In the early morning hours of Friday 31 July 2015, Israeli settlers armed with petrol bombs attacked the home of Saad and Riham Dawabsha in the West Bank village Duma. The fire killed their 18 month old baby boy Ali. Over this past weekend, his father Saad Dawabsha died too, of severe burns.
Why did the settlers do it? Because they can. They want Palestinians gone, and they know that there is no real risk of being held to account for their violent actions. On the contrary, the Israeli government continues to reward them with permission and resources to expand their settlements, while foreign governments, such as the UK, continue to turn a blind eye.
Incidents like this one are not exceptional. As the human rights organisation Al Haq states: ‘Incidents of settler violence against Palestinians – involving the use of live ammunition, other forms of assault, and the destruction and denial of access to property – have intensified in frequency and severity over the course of the last several years, becoming one of the primary concerns for the safety of the Palestinian civilian population in the West Bank.’ Settlers frequently set fire to Palestinian homes, mosques and churches. They also poison water sources and livestock, uproot and burn olive trees, and attack farmers as they are harvesting crops.
When Palestinians attend the funerals of those killed, or hold demonstrations against settlement expansion, Israeli soldiers violently repress their protests, often critically wounding or killing more people in the process. This is how fifteen year old Laith al Khalidi died a few days after the arson in Duma. He was shot in the back by Israeli forces.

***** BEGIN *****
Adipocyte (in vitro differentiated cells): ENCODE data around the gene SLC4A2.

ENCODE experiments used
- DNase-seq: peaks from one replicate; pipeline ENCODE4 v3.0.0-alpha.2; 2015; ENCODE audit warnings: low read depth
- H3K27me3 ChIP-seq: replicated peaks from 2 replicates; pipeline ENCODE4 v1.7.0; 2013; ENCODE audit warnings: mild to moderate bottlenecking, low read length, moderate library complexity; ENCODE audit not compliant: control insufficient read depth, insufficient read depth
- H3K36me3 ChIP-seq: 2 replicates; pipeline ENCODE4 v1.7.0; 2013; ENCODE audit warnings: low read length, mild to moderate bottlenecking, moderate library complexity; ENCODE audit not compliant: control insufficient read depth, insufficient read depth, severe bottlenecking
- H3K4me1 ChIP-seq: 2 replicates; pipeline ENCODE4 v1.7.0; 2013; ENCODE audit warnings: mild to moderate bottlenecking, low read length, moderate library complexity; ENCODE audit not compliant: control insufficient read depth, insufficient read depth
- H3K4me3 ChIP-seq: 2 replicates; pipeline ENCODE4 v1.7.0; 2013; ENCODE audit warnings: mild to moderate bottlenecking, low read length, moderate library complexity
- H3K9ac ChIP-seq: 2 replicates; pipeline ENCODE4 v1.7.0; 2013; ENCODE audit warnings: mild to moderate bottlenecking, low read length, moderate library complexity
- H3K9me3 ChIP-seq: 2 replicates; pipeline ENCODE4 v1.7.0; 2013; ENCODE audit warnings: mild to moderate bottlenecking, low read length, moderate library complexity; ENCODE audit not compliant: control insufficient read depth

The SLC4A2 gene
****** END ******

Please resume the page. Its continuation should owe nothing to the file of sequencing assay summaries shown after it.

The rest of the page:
Exceptional violence is the norm
Israeli officials would like us to see all of these incidents as unconnected, individual blips in an otherwise smooth picture of a democratic Israel, where everyone is equal and happy. When reports of brutal settler violence do make the news, Israeli officials issue swift and loud condemnations to deflect attention from the larger structural violence of Apartheid that allows for, and depends on, these types of attacks to occur.
Israeli PM Benjamin Netanyahu used infant Ali Dawabsha’s murder to condemn terrorism, yet while his PR machine pumped out images of him looking stern and sad, dozens of Israeli military jeeps and more than a hundred soldiers descended on Duma in the middle of the night to interrogate and intimidate residents.
Meanwhile, the UK government took the opportunity to applaud Israel for its public performance of ’regret’, just hours after the UK FCO Minister had praised “the strength of the UK-Israel relationship” while politely suggesting “that the expansion of settlements makes it increasingly difficult for Israel’s friends to defend it against accusations that it is not serious about peace.” Put in plainer language - come on, Israel, at least show some remorse for your crimes every now and again so we don’t look so bad while we arm you and defend your criminality.
UK government’s talk is cheap: time for BDS
Israeli settlements are not an aberration; they are a structural aspect of Israeli settler-colonialism. Israeli settler violence against Palestinians in the West Bank simply reflects Israeli military attacks on all Palestinians under Israeli control. All of this happening under a regime of Apartheid. So long as the UK continues to arm and do business with the Israeli regime, it is responsible for this violence.
The UK government has a responsibility here, but we know it will not act on its own. It’s why we must continue to push our BDS campaigns. Yes, we have to mourn, and be shocked, and horrified and angry, but most importantly we have to act.